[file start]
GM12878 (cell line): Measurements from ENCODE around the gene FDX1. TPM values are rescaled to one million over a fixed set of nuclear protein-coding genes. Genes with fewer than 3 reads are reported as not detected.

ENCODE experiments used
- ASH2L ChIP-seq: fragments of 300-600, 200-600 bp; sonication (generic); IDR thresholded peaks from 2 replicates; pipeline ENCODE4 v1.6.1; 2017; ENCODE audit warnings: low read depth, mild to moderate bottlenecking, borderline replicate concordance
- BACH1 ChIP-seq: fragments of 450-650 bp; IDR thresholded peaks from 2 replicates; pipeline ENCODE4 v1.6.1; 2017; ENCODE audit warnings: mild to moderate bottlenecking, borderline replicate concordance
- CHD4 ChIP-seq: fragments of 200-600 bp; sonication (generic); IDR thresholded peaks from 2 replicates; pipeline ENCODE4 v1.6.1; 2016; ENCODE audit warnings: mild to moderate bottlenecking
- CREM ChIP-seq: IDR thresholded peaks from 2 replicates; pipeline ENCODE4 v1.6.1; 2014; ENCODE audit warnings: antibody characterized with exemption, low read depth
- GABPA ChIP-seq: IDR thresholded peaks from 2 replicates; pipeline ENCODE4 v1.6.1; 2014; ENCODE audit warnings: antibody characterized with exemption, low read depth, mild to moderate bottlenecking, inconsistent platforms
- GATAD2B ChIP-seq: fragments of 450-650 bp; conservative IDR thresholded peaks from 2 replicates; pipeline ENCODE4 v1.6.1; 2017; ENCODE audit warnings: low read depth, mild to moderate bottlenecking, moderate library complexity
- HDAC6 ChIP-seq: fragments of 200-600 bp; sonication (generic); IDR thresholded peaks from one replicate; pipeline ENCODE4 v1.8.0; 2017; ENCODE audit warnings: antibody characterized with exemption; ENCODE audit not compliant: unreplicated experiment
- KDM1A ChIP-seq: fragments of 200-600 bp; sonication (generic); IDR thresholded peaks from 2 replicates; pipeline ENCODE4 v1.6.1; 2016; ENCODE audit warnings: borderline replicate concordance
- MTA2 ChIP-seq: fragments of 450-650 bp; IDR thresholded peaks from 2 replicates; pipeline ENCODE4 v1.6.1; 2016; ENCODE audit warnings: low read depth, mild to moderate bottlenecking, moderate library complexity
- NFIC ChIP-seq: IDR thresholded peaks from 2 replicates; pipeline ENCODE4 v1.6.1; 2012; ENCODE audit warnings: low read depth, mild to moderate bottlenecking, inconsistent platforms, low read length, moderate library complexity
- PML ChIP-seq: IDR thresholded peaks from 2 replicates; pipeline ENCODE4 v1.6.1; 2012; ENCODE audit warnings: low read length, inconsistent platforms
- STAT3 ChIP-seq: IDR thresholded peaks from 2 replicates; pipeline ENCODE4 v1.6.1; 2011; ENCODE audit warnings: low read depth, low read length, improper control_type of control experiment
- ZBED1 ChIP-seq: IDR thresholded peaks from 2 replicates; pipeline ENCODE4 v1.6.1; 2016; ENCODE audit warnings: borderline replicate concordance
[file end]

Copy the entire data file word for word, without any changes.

GM12878 (cell line): Measurements from ENCODE around the gene FDX1. TPM values are rescaled to one million over a fixed set of nuclear protein-coding genes. Genes with fewer than 3 reads are reported as not detected.

ENCODE experiments used
- ASH2L ChIP-seq: fragments of 300-600, 200-600 bp; sonication (generic); IDR thresholded peaks from 2 replicates; pipeline ENCODE4 v1.6.1; 2017; ENCODE audit warnings: low read depth, mild to moderate bottlenecking, borderline replicate concordance
- BACH1 ChIP-seq: fragments of 450-650 bp; IDR thresholded peaks from 2 replicates; pipeline ENCODE4 v1.6.1; 2017; ENCODE audit warnings: mild to moderate bottlenecking, borderline replicate concordance
- CHD4 ChIP-seq: fragments of 200-600 bp; sonication (generic); IDR thresholded peaks from 2 replicates; pipeline ENCODE4 v1.6.1; 2016; ENCODE audit warnings: mild to moderate bottlenecking
- CREM ChIP-seq: IDR thresholded peaks from 2 replicates; pipeline ENCODE4 v1.6.1; 2014; ENCODE audit warnings: antibody characterized with exemption, low read depth
- GABPA ChIP-seq: IDR thresholded peaks from 2 replicates; pipeline ENCODE4 v1.6.1; 2014; ENCODE audit warnings: antibody characterized with exemption, low read depth, mild to moderate bottlenecking, inconsistent platforms
- GATAD2B ChIP-seq: fragments of 450-650 bp; conservative IDR thresholded peaks from 2 replicates; pipeline ENCODE4 v1.6.1; 2017; ENCODE audit warnings: low read depth, mild to moderate bottlenecking, moderate library complexity
- HDAC6 ChIP-seq: fragments of 200-600 bp; sonication (generic); IDR thresholded peaks from one replicate; pipeline ENCODE4 v1.8.0; 2017; ENCODE audit warnings: antibody characterized with exemption; ENCODE audit not compliant: unreplicated experiment
- KDM1A ChIP-seq: fragments of 200-600 bp; sonication (generic); IDR thresholded peaks from 2 replicates; pipeline ENCODE4 v1.6.1; 2016; ENCODE audit warnings: borderline replicate concordance
- MTA2 ChIP-seq: fragments of 450-650 bp; IDR thresholded peaks from 2 replicates; pipeline ENCODE4 v1.6.1; 2016; ENCODE audit warnings: low read depth, mild to moderate bottlenecking, moderate library complexity
- NFIC ChIP-seq: IDR thresholded peaks from 2 replicates; pipeline ENCODE4 v1.6.1; 2012; ENCODE audit warnings: low read depth, mild to moderate bottlenecking, inconsistent platforms, low read length, moderate library complexity
- PML ChIP-seq: IDR thresholded peaks from 2 replicates; pipeline ENCODE4 v1.6.1; 2012; ENCODE audit warnings: low read length, inconsistent platforms
- STAT3 ChIP-seq: IDR thresholded peaks from 2 replicates; pipeline ENCODE4 v1.6.1; 2011; ENCODE audit warnings: low read depth, low read length, improper control_type of control experiment
- ZBED1 ChIP-seq: IDR thresholded peaks from 2 replicates; pipeline ENCODE4 v1.6.1; 2016; ENCODE audit warnings: borderline replicate concordance